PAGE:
John D. Kelly – Two Poems

John D. Kelly lives in Co. Fermanagh. Since he began writing creatively in
2011, his work has been commended in many competitions and published
in various literary publications. He was Highly Commended in the Patrick
Kavanagh Poetry Award 2016, awarded joint ‘Silver’ in the International
Dermot Healy Poetry Competition in both 2015 and 2014, and won first prize
in Hungry Hill ‘Poets Meet Painters’ 2014, amongst other awards.

Let’s Walk On Water

Perhaps this one
will be a Deus ex machina —
a contraption made
on this thin leaf of paper inked
with dark pools of foreign words
translated and dried; stitched
and bound in vellum
or another precious leather?

Perhaps this one
might make your heart race faster —
make you as a tomboy again,
so you can last the pace and fly
or sing, or swim above (or below) it,
be dry, or wet, within it, in a lather;
in a circle of cinematic rushes
in a pond or on a stage with actors
strutting their stuff
in a vast theatre (in the round)
bigger than any space ever
to be found in only one stanza?

Perhaps on this page of rooms
you might just find it
standing with me
under the same big umbrella;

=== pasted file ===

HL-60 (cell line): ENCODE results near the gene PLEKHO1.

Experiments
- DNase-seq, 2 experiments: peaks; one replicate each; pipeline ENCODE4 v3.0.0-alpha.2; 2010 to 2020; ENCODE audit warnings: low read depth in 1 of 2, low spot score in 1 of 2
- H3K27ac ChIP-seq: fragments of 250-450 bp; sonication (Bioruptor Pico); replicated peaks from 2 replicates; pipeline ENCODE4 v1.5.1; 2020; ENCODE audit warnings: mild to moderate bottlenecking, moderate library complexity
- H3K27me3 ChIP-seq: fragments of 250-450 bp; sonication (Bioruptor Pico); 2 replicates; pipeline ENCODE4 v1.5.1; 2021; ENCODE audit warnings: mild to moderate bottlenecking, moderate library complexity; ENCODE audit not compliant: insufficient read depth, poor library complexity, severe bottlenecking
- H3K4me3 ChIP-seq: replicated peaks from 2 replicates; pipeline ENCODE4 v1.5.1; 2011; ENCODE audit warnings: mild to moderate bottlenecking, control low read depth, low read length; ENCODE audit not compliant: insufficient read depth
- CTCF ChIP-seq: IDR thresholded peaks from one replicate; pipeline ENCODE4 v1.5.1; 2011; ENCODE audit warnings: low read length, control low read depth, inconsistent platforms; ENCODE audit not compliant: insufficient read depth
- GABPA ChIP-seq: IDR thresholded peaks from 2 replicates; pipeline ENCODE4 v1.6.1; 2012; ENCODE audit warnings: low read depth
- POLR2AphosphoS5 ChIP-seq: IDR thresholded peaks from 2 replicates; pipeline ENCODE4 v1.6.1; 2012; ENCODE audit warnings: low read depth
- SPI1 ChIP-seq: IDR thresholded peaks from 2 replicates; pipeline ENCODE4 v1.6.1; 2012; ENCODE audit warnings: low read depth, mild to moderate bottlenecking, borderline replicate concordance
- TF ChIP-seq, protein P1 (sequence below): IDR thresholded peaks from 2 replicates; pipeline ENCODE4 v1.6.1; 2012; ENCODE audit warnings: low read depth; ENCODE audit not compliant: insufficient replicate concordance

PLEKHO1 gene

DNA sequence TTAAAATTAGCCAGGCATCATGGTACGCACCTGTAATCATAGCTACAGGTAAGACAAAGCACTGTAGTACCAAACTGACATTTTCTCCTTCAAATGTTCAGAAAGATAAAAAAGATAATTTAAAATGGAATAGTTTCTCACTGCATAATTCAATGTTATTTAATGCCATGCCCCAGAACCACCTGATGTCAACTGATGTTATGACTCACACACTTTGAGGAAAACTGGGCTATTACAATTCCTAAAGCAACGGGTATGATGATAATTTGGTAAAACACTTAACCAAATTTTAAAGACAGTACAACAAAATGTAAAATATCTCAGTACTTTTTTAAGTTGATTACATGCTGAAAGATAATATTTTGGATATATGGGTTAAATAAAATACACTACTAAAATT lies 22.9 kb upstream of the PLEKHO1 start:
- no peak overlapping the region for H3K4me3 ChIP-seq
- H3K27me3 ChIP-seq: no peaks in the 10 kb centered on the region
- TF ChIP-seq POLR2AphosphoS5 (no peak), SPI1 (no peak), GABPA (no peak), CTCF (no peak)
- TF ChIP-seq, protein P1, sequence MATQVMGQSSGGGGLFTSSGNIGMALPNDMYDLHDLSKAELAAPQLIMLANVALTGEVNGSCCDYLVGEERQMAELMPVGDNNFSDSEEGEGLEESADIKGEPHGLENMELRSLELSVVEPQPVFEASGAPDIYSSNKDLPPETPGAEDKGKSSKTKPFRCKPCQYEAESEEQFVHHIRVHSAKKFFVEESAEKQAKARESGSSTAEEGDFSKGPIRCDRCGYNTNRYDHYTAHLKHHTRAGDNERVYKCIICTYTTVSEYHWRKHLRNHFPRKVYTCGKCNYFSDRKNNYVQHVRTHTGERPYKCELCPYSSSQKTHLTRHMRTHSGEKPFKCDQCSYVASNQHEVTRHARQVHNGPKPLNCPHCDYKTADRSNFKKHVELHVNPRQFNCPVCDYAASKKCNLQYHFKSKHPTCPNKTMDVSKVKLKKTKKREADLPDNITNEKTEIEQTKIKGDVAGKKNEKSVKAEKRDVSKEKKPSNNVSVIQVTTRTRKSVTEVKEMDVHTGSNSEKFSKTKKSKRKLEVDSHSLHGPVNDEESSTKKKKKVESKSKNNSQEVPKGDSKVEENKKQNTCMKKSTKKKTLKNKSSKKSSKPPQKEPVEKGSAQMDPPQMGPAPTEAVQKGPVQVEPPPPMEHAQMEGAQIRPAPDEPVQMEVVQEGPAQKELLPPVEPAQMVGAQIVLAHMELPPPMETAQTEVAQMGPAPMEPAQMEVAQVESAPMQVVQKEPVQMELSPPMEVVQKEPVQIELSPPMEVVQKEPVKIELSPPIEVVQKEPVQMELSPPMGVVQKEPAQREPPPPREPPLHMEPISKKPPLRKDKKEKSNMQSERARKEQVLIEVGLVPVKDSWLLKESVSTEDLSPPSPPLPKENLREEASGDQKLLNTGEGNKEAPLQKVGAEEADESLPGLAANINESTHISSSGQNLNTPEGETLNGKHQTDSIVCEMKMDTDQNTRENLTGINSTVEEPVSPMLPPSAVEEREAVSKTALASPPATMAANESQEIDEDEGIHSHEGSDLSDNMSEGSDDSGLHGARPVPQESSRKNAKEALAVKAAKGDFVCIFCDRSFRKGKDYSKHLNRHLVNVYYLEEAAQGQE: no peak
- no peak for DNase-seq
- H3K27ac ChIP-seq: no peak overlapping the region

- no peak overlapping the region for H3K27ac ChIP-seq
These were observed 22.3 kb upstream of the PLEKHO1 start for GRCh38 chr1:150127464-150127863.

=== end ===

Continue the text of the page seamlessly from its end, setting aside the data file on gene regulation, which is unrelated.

not desperate in the cold shade
of a black brolly
but warm, below a painted parasol
as if in a Monet
where my bare feet may dare
to play music on lily-pads
as cut-out ink-blotted paper notes
on stems
on the surface of silent water?

Perhaps ancient pike will lurk here
below our tender soles; you,
a fearful pond-skater, and me only
a mere mortal wishing for whiskey
and ice, as I crane my neck and boom
as a yellow bittern in a fog
searching for a plot
or a clever device to buoy you?

The Wren

It will be finished when the bumblebee
hits the windscreen!

I recall his unsatisfactory answer —
at that time — to my question

as today it hits me
once more, when I hear the faintest
yet loudest
of thuds, on a static crystal-clear pane.

It takes me back to the front passenger
seat, of a dangerously overtaking
white transit van, to when I first saw
a life ended in a light-honey-coloured
splat — a suspension
of antennae, fur, wings, legs.

I jump up now
alert, happy to escape the frozen glare
of the still, silent page —
hours of scribbling
producing only crumpled-up paper
to brim the wicker basket.

I slam-dunk another one, throw a useless
pen down on a desk, and bound over
to open the invisible door to see it lying
still, silent on a cold concrete threshold.

Was this tiny featherweight body punched
off course by the icy gale force wind?
Perhaps its druidic spirit simply couldn’t accept
the clear alchemy of molten silica, tempered?

Did she try to fly through it in a rage?
I lift her — that little bird — the ancient
celtic sages’ friend; no liquid bee or amber
bee-juice on the glass, or even a speck of blood.

Perhaps she’s not quite dead, just stunned?
I cup her lightness in my warm hand
— bring it in —
try to give her the kiss of life.

My lips
seem ridiculous, puckered to a tiny beak.



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